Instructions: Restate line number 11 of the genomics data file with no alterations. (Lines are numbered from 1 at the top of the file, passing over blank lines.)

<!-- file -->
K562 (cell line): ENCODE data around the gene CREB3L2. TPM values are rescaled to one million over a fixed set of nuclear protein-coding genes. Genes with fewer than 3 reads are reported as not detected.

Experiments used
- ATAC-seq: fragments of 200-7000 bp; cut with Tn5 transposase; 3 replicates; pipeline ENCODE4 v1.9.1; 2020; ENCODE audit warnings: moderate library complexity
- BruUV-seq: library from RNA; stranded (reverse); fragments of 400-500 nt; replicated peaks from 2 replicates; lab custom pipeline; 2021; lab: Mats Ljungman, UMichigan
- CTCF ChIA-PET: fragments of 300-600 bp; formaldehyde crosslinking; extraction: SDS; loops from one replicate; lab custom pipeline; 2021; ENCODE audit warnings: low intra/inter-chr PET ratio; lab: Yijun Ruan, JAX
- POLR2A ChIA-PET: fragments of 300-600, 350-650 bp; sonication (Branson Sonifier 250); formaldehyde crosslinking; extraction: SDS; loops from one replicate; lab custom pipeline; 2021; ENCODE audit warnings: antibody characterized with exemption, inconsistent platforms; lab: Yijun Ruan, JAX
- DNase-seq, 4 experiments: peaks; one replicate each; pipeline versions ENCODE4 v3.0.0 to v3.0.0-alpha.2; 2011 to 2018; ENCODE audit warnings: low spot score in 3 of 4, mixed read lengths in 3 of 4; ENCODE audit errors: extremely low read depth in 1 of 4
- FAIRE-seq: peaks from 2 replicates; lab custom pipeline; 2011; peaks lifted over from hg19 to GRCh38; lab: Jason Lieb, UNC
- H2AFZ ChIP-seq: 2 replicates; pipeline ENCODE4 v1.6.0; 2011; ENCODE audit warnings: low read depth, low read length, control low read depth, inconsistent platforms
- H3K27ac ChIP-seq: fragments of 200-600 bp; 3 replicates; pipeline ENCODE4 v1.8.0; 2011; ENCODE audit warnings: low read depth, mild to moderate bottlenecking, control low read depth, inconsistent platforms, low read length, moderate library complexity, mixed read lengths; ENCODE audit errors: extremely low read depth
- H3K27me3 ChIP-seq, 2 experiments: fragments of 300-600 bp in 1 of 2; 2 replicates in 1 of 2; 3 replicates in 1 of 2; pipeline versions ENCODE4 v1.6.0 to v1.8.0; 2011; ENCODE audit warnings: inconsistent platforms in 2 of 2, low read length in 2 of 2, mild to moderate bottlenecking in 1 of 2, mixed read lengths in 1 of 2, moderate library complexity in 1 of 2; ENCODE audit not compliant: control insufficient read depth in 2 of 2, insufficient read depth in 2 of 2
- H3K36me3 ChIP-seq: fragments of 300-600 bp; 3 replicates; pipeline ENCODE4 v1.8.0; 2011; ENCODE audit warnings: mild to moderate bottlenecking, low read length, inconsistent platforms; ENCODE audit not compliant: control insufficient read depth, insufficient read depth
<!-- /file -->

- H3K27me3 ChIP-seq, 2 experiments: fragments of 300-600 bp in 1 of 2; 2 replicates in 1 of 2; 3 replicates in 1 of 2; pipeline versions ENCODE4 v1.6.0 to v1.8.0; 2011; ENCODE audit warnings: inconsistent platforms in 2 of 2, low read length in 2 of 2, mild to moderate bottlenecking in 1 of 2, mixed read lengths in 1 of 2, moderate library complexity in 1 of 2; ENCODE audit not compliant: control insufficient read depth in 2 of 2, insufficient read depth in 2 of 2